Coping with crisis: how scientists are making an invasive crab a delicacy
The little green invader gobbling shellfish and destroying habitats in the Gulf of Maine could finally have a predator – humans
In the salt marshes and estuaries of New England, the most dominant and fearsome predator is a voracious invader that grows to just inches and lays waste to everything in its path.
The European green crab first arrived in the new world more than 200 years go, smuggling itself to American shores in the ballast holds of transatlantic ships.
But as the climate emergency warms the bountiful Gulf of Maine faster than 99% of the world’s ocean, the tiny crustacean is now seemingly unstoppable as its population grows unchecked.
Along Maine’s long, wrinkled coastline, the climate crisis gives and the climate crisis takes. The warming waters have provided the ideal environment for lobsters, leading to large and profitable hauls. But green crabs have taken hold, devastating soft-shell clam populations depended on for food and income, cutting their harvest to the lowest levels in nearly 90 years while simultaneously destroying eelgrass habitats that serve as nurseries for young fish.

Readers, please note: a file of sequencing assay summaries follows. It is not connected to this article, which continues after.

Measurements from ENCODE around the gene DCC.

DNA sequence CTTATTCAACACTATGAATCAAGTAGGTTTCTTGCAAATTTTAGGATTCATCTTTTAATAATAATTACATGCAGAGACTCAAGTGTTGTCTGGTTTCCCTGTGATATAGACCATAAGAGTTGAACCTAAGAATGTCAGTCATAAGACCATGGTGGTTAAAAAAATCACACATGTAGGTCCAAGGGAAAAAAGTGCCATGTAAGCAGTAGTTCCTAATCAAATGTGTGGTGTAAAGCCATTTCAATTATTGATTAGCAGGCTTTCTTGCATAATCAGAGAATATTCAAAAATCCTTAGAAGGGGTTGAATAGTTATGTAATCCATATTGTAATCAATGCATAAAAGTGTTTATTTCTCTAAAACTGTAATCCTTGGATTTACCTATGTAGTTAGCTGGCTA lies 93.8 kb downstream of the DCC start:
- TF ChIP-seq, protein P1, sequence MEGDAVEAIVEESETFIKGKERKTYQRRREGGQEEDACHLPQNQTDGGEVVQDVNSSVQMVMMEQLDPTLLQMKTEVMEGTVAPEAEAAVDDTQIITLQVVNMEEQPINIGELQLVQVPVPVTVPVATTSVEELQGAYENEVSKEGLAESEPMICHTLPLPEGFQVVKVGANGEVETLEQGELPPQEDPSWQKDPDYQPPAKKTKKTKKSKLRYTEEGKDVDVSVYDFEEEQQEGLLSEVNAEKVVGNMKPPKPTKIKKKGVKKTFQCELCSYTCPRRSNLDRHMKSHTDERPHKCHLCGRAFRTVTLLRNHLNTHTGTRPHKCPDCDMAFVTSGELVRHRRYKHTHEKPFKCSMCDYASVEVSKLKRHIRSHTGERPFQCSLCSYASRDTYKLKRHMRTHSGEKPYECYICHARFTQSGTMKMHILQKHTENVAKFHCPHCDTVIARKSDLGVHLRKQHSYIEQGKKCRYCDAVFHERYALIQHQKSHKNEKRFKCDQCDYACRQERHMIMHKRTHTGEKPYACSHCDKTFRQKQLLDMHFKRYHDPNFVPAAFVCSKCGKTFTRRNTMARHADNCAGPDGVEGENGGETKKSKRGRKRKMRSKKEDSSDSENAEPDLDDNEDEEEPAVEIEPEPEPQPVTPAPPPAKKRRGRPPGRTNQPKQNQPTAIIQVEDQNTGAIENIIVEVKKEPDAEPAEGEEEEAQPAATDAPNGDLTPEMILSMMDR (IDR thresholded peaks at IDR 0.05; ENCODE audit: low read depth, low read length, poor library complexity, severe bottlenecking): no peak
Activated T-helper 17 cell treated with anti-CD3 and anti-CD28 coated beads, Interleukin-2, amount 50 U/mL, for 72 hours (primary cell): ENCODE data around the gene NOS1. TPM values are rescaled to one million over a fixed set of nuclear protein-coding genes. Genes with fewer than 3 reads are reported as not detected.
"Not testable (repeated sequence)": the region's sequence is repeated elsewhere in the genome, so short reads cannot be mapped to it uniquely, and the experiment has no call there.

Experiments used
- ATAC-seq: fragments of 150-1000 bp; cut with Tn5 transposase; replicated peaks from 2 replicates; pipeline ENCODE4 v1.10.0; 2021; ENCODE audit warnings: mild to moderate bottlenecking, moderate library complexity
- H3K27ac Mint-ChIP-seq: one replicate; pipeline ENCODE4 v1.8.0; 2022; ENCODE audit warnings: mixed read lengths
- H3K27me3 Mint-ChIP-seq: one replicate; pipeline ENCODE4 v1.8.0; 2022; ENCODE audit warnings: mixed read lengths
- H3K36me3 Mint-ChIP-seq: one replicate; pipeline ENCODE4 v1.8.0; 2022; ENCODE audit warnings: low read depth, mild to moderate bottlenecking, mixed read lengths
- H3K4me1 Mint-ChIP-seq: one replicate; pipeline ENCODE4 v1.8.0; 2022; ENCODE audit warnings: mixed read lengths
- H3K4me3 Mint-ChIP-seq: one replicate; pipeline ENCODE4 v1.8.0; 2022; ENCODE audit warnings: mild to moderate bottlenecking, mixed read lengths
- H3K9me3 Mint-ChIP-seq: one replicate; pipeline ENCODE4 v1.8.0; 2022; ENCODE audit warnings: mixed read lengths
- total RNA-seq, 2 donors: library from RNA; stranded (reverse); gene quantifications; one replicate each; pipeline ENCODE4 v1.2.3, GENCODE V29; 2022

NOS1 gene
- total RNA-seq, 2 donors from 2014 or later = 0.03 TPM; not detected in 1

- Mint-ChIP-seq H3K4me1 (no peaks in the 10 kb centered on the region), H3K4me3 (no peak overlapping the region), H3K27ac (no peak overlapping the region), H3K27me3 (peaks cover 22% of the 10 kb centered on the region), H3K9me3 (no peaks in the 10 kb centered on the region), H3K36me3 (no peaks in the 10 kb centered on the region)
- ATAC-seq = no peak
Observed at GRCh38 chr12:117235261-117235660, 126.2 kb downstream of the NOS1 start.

For communities that depend on the Gulf of Maine, conversations are shifting from how to stop the warming to how to cope with it.
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